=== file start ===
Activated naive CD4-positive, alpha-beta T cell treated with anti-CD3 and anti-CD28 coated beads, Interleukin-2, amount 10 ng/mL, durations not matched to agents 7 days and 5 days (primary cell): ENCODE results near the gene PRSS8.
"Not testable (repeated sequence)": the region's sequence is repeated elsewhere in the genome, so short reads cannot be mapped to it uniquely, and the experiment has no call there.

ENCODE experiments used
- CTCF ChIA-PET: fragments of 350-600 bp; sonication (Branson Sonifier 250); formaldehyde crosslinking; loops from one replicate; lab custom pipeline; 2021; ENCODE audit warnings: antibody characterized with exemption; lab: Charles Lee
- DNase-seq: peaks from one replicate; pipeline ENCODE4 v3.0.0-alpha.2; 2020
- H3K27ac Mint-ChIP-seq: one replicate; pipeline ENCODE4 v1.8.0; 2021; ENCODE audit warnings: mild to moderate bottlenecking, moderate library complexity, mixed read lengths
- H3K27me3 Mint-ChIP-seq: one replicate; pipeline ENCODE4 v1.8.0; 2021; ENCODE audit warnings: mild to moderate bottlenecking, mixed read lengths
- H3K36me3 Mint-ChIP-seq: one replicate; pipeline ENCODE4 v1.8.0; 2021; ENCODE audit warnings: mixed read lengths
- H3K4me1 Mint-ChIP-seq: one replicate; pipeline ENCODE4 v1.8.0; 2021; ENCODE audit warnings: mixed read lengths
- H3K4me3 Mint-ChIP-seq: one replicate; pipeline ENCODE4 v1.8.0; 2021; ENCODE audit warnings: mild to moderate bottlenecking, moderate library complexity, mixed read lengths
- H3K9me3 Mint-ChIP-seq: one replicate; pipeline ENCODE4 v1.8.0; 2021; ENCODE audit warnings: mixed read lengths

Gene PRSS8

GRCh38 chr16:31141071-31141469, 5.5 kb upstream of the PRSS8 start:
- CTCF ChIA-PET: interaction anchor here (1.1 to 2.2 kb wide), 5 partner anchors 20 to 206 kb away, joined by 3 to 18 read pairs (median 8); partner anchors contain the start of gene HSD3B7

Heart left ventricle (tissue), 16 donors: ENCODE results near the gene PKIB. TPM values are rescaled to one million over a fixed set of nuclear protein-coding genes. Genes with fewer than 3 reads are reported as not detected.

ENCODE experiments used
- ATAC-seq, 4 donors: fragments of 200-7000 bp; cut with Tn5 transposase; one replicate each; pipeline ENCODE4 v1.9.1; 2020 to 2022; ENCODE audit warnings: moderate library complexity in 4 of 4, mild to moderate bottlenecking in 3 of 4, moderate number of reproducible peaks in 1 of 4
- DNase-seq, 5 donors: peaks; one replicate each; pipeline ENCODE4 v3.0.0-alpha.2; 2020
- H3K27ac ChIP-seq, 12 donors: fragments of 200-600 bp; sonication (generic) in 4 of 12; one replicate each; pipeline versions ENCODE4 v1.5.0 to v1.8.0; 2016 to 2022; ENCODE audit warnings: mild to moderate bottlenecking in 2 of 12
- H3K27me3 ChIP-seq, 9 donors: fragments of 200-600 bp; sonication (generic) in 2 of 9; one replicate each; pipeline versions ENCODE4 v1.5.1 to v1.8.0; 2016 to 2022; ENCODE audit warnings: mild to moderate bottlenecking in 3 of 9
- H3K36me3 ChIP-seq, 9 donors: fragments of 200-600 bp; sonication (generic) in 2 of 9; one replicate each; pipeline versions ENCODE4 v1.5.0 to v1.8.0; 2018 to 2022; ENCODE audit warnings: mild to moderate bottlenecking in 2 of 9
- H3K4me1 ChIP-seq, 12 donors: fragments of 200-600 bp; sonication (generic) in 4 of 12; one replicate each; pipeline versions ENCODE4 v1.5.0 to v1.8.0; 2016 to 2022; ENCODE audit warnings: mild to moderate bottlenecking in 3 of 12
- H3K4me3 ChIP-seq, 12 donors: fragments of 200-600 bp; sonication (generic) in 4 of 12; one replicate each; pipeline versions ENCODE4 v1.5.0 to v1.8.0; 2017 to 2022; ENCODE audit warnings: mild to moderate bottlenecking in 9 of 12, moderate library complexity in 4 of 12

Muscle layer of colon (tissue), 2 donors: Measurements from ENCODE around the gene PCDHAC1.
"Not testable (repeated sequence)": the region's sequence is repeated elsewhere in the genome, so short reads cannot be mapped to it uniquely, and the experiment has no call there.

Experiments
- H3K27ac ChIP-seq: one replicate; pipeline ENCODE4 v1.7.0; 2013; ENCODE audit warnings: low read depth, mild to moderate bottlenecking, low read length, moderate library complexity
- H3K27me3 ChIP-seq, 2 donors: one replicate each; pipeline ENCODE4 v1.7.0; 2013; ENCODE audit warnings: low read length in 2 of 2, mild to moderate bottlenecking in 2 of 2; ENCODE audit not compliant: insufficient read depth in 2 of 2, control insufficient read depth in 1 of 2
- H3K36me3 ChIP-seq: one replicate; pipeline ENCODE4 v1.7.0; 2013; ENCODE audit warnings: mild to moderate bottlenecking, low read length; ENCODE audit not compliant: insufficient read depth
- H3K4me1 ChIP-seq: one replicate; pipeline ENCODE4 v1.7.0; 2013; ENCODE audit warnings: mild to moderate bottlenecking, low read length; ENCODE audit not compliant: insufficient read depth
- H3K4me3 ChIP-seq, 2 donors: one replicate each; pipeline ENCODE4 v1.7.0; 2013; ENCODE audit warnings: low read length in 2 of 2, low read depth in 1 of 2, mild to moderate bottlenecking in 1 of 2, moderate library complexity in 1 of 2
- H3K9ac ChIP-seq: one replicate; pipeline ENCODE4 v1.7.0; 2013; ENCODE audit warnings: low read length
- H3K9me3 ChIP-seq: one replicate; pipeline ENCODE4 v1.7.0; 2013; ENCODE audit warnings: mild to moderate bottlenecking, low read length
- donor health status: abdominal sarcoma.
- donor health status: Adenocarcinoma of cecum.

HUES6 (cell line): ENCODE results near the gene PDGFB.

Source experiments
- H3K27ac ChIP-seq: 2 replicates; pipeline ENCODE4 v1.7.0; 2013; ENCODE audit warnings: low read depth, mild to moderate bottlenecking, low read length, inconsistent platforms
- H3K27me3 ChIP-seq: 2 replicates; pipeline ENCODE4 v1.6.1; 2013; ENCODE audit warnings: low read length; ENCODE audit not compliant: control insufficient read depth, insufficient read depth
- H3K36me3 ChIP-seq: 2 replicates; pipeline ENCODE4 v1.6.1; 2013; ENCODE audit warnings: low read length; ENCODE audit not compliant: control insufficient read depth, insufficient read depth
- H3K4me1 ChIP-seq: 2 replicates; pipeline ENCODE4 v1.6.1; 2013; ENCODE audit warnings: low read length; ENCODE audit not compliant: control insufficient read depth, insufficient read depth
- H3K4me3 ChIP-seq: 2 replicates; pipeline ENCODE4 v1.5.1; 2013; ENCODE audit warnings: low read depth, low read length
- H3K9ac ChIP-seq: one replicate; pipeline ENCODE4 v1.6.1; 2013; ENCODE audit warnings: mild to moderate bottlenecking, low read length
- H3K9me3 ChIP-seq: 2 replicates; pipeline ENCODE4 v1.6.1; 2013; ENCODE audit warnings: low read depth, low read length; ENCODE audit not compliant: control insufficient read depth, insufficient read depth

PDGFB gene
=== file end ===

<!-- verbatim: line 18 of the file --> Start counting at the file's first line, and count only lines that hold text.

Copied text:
- DNase-seq, 5 donors: peaks; one replicate each; pipeline ENCODE4 v3.0.0-alpha.2; 2020